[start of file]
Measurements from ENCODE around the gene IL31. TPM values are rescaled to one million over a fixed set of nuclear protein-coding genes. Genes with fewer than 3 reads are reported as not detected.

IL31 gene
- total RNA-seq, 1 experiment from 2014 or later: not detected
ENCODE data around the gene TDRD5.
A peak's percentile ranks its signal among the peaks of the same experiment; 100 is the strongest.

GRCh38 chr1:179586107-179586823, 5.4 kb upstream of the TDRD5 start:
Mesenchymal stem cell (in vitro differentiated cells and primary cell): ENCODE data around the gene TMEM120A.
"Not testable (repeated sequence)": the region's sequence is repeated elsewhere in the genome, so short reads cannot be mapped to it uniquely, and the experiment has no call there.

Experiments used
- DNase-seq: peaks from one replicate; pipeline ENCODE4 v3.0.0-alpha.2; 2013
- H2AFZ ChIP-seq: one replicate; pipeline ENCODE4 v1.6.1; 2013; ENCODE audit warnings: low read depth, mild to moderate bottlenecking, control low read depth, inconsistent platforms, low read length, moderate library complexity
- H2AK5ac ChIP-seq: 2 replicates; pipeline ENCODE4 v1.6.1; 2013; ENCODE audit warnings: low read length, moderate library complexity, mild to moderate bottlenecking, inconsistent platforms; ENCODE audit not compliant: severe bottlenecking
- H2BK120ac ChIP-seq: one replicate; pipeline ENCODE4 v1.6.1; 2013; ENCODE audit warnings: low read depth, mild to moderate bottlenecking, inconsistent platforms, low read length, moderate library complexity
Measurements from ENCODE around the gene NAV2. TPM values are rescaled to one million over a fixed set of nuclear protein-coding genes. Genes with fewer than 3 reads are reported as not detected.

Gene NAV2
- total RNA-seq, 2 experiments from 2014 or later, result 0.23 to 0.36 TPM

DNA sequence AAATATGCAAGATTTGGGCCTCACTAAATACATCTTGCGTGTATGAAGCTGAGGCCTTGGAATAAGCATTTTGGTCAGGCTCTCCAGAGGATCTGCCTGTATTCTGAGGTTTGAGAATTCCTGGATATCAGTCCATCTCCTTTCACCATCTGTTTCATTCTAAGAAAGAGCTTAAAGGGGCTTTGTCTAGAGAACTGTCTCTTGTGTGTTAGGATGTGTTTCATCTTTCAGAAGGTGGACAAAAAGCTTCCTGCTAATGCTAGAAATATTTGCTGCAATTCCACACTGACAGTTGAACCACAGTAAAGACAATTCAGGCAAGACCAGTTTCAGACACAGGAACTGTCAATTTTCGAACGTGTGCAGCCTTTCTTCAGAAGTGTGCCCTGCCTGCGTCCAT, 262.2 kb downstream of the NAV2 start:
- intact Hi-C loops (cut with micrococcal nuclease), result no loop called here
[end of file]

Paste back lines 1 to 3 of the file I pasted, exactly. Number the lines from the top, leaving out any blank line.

Measurements from ENCODE around the gene IL31. TPM values are rescaled to one million over a fixed set of nuclear protein-coding genes. Genes with fewer than 3 reads are reported as not detected.

IL31 gene
- total RNA-seq, 1 experiment from 2014 or later: not detected